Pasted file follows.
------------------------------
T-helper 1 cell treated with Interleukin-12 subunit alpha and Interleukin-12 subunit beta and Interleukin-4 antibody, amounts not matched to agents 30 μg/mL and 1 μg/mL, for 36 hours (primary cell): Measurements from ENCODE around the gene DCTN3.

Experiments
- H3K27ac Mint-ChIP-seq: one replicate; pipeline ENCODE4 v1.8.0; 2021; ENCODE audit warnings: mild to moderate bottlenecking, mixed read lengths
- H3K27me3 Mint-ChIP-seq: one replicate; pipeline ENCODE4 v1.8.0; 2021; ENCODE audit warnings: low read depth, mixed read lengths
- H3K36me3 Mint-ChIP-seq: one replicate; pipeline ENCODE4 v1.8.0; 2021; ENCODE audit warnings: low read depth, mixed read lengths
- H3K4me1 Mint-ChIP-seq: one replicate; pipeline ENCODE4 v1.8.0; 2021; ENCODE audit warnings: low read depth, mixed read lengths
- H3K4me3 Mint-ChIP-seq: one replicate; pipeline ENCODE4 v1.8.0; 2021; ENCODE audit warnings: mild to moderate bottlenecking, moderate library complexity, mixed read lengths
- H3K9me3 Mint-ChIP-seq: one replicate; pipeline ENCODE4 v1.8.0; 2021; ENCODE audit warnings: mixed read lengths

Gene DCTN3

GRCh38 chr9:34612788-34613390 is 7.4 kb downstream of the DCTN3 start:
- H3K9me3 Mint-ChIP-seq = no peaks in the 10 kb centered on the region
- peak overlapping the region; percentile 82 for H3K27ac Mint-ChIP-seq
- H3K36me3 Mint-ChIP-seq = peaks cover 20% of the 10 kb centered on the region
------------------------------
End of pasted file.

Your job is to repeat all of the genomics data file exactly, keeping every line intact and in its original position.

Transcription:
T-helper 1 cell treated with Interleukin-12 subunit alpha and Interleukin-12 subunit beta and Interleukin-4 antibody, amounts not matched to agents 30 μg/mL and 1 μg/mL, for 36 hours (primary cell): Measurements from ENCODE around the gene DCTN3.

Experiments
- H3K27ac Mint-ChIP-seq: one replicate; pipeline ENCODE4 v1.8.0; 2021; ENCODE audit warnings: mild to moderate bottlenecking, mixed read lengths
- H3K27me3 Mint-ChIP-seq: one replicate; pipeline ENCODE4 v1.8.0; 2021; ENCODE audit warnings: low read depth, mixed read lengths
- H3K36me3 Mint-ChIP-seq: one replicate; pipeline ENCODE4 v1.8.0; 2021; ENCODE audit warnings: low read depth, mixed read lengths
- H3K4me1 Mint-ChIP-seq: one replicate; pipeline ENCODE4 v1.8.0; 2021; ENCODE audit warnings: low read depth, mixed read lengths
- H3K4me3 Mint-ChIP-seq: one replicate; pipeline ENCODE4 v1.8.0; 2021; ENCODE audit warnings: mild to moderate bottlenecking, moderate library complexity, mixed read lengths
- H3K9me3 Mint-ChIP-seq: one replicate; pipeline ENCODE4 v1.8.0; 2021; ENCODE audit warnings: mixed read lengths

Gene DCTN3

GRCh38 chr9:34612788-34613390 is 7.4 kb downstream of the DCTN3 start:
- H3K9me3 Mint-ChIP-seq = no peaks in the 10 kb centered on the region
- peak overlapping the region; percentile 82 for H3K27ac Mint-ChIP-seq
- H3K36me3 Mint-ChIP-seq = peaks cover 20% of the 10 kb centered on the region